Bottom Line: For headful runs on GitHub Actions, make sure to pass your
DISPLAY to tox.
I’ve been wanting to improve the testing for pycookiecheat for ages.
It’s a small library that pulls cookies from the Chrome / Chromium
file, primarily for reuse in scripts. For a long time, I just included an
Cookies database in the tests and ran from that. For a while, I just
instructed the user running the tests to manually visit a webpage and set a
cookie. Not great solutions.
I knew that I eventually wanted to move to something like Selenium, possibly via Docker, and set an actual cookie by actually running Chrome, but it was pretty painful to sort out.
Recently, I’ve started using Microsoft’s newish project Playwright for browser automation, and I’ve been pleased so far. I find it generally easier to use than Selenium, in part because I frequently end up with Selenium-browser version conflicts or incompatibilities or “cannot find GeckoDriver” type errors; Playwright works around this by downloading Microsoft’s own (slightly patched, IIRC) version of the browser in question. While this extra download adds a little bloat and time to the initial setup, it helps guarantee script-browser compatibility, and so far does a much better job making sure my jobs run as expected. (I’ll additionally note that they provide a Docker container that I plan to start using, as that should virtually guarantee that a working job continues to work, at least as long as the web content it runs on remains unchanged.)
With a modest amount of effort, I was eventually able to move pycookiecheat’s tests over to Playwright; the difficulties I ran into were mostly around creating a Chrome profile that would store its password similarly to how it would be stored for a real user, so that I could ensure I was loading it correctly for use in decrypting the cookies. Of note, I was not able to figure out a way to do this on both MacOS and Linux with a headless run; I had to run Chrome headed / headful to get things to work correctly.
Once I had everything working locally, I tried to convert my CI from Travis to GitHub Actions, since I’ve heard so many good things, and I assumed that as both GitHub and Playwright are Microsoft products, they should work together well. Enter months of trial and error.
I run my Python tests via
tox, which lets me test on
multiple Python versions seamlessly (via pyenv in my case) and hopefully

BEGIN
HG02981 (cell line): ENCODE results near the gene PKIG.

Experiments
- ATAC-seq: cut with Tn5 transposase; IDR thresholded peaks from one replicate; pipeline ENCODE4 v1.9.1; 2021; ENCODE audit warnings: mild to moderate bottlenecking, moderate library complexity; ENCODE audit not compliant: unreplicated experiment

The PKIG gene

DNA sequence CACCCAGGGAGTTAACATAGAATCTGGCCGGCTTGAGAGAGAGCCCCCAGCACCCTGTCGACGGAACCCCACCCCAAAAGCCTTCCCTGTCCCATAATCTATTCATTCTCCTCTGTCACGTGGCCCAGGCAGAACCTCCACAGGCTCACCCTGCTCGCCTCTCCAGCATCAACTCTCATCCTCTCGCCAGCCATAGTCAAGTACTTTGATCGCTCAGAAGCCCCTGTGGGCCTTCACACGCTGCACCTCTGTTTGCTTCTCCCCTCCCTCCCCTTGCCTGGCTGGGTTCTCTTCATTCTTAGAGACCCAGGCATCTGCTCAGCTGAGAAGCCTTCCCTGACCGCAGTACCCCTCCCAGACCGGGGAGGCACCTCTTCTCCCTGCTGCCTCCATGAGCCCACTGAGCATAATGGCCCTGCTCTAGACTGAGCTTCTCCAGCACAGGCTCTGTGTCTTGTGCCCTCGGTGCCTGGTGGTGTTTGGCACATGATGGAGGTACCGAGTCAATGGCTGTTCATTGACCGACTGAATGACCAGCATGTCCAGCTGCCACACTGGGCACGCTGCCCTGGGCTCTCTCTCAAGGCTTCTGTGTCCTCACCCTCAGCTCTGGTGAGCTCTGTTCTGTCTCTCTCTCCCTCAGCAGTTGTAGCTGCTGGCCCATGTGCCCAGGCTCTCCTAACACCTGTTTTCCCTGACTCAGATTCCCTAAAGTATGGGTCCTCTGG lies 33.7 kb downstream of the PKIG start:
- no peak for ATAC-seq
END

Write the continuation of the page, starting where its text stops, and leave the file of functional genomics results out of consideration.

ensure compatibility. It also lets me add targets to lint my project and
generate documentation, all in a single command. I know that to simulate a
headful run on a headless system (such as CI), that I’d need to use something
Xvfb (X virtual framebuffer) to “fool” the system into allowing the
browser’s GUI to open (or at least seem like it did so). Playwright has this
clearly documented, so
to follow their documentation for my test setup, I used something like:
xvfb-run -- python -m tox -e py
You can see the full file – in its failing state – here.
Unfortunately, when GitHub Actions tried to run my tests, I repeatedly got
Unable to open X display and similar errors:
I eventually opened an issue at the Playwright repo, where I’d seen
several other issues regarding
xvfb and headful runs, and waited patiently.
A few months later, I got a
recommending that I try things I was already doing, which I didn’t find
particularly helpful, and my issue was summarily closed. I was admittedly a
little snarky in my responses. Thankfully, the maintainer’s response did
point me towards
tox as being a potential source of trouble, and I eventually
had a single run
which I used
pytest directly instead of going through
However, I really would prefer to just run my tests via
tox. This way, the
tests running in CI are as close as possible to the tests that I run on my
local machine, and I don’t have double the maintenance burden (i.e. if I make
changes to the pytest command I run in tox, I don’t want to also make that
change in the GitHub Actions yaml files). To help sort out what was going wrong
via tox on GitHub Actions, I used a few tools to simulate GitHub Actions
- act, installed in a nix shell, which functions more or less like a local clone of GitHub Actions that I can run as much as I want without having to waste CI minutes
- the Docker image I
configured to be used by
act, which I could run directly and attach an interactive shell to be able to tweak settings in real time
- NB: I used the
- NB: I used the
Knowing that I could successfully
xvfb-run -- python -m pytest but not
xvfb-run -- python -m tox -e py, I figured there was probably some difference
in the environment that was causing trouble. If I were smart, I would have
commands section of
tox.ini to just
commands = /usr/bin/env
and then compared the output of these four commands:
$ xvfb-run -- env
$ python -m tox -e py
$ xvfb-run -- python -m tox -e py
I probably would have noticed a lot more quickly that two necessary environment
variables were being cleaned from the environment in which
tox runs the
tox documentation on this is very clear: https://tox.readthedocs.io/en/latest/config.html#conf-passenv
If a specified environment variable doesn’t exist in the tox invocation environment it is ignored.
There are two ways to tell
tox that you’d like it to leave these specific
environment variables alone (and pass them on to the tests):
- Use the
export TOX_TESTENV_PASSENV="XAUTHORITY DISPLAY"
passenv = "XAUTHORITY DISPLAY"
On MacOS, I didn’t seem to need any modification of tox’s default handling of
these variables, so I decided to leave my
tox.ini alone, and use the
key in my GitHub Actions
which seems to be doing the trick.
Update 20240105: Tox 4 no longer uses
TOX_TESTENV_PASSENV; a similar
workaround can be configured using
see here for more details.